Anzac Day is a national day of remembrance in Australia and New Zealand that broadly commemorates all Australians and New Zealanders who served and died in all wars, conflicts, and peacekeeping operations. Observed on 25 April each year, Anzac Day was originally to honour the members of the Australian and New Zealand Army Corps (ANZAC) who fought at Gallipoli against the Ottoman Empire during World War I.
Details of the Australian soldier, buried at the parish Church of St John’s in Bollington.
Private Alfred Wright 2868, 4th Btn Australian Infantry Australian Imperial Force died 3rd November 1918 at just 27 years old.
Alfred was born in England in 1890, and listed on the 1911 Census as living in 9 Courier Rd, Bollington, as a cotton operative calico weaver aged 20. He was living with his widowed father George and sisters Edith, Minnie, and Ethel.
Alfred emigrated to Australia at 22 years old and lived north of Sydney, New South Wales. He signed up in July 1915 with the Australian Imperial Force and joined the Australian Army to do his part for King and Empire.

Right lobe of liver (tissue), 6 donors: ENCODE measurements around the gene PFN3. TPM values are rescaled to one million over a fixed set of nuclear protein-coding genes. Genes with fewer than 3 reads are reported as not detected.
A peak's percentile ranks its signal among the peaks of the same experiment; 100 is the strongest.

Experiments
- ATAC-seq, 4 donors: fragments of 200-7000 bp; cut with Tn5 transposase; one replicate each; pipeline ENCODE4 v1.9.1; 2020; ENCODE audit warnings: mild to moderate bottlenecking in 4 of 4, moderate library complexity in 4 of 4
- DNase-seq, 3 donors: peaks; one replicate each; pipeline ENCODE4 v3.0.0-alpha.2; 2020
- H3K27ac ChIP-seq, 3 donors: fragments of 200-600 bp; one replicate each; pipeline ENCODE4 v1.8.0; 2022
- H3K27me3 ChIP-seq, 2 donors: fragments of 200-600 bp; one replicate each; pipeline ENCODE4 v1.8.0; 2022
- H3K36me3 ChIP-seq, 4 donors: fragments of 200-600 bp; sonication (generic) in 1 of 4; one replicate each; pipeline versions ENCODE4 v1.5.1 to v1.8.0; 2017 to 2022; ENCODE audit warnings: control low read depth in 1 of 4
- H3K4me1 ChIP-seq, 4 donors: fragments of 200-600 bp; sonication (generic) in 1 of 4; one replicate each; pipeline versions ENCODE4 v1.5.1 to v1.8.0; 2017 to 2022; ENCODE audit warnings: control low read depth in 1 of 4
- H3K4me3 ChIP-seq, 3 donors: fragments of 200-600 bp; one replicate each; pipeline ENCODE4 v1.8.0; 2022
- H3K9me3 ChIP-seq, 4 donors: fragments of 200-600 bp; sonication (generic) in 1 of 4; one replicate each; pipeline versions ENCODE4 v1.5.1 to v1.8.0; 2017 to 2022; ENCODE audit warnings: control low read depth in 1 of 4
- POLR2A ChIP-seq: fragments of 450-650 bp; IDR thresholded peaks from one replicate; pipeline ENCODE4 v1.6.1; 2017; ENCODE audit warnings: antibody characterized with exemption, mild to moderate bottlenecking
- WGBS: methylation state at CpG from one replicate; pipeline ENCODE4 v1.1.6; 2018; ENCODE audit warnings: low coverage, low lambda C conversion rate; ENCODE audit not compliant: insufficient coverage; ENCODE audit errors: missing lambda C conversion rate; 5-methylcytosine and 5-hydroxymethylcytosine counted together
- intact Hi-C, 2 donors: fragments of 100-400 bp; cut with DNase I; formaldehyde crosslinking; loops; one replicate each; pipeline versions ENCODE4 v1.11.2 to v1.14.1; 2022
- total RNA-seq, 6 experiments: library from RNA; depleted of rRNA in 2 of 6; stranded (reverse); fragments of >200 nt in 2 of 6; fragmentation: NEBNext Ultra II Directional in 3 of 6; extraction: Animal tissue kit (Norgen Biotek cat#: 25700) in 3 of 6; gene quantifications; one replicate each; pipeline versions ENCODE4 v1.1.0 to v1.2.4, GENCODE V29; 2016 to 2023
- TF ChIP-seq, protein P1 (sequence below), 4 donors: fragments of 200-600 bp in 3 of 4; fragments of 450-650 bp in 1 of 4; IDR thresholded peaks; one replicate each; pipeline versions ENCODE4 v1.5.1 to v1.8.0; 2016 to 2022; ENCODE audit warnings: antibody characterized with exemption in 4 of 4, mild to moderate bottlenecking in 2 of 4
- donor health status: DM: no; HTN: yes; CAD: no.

He’s buried in St John’s churchyard, with a white Commonwealth War Graves Commission Headstone.
The Heathcote family found out about Alfred when Chris Heathcote was helping his father Edward maintain the overgrown churchyard. Chris’ son, Adam, lives in Sydney Australia, and so a connection was formed. In 2018, Chris placed an RBL poppy cross with Alfred’s details on Sydney’s Martin Place War Memorial on ANZAC Day (Australia and New Zealand Army Corps). The Governor General of Australia, representative of the Queen of Australia, sent a letter of gratitude to Chris Heathcote to thank him for remembering Alfred on behalf of all Australians.
Each ANZAC Day, Bollington Town Council now fly the Australian flag in honour of Alfred and the thousands of young Australian men who put their own lives on hold to do their duty.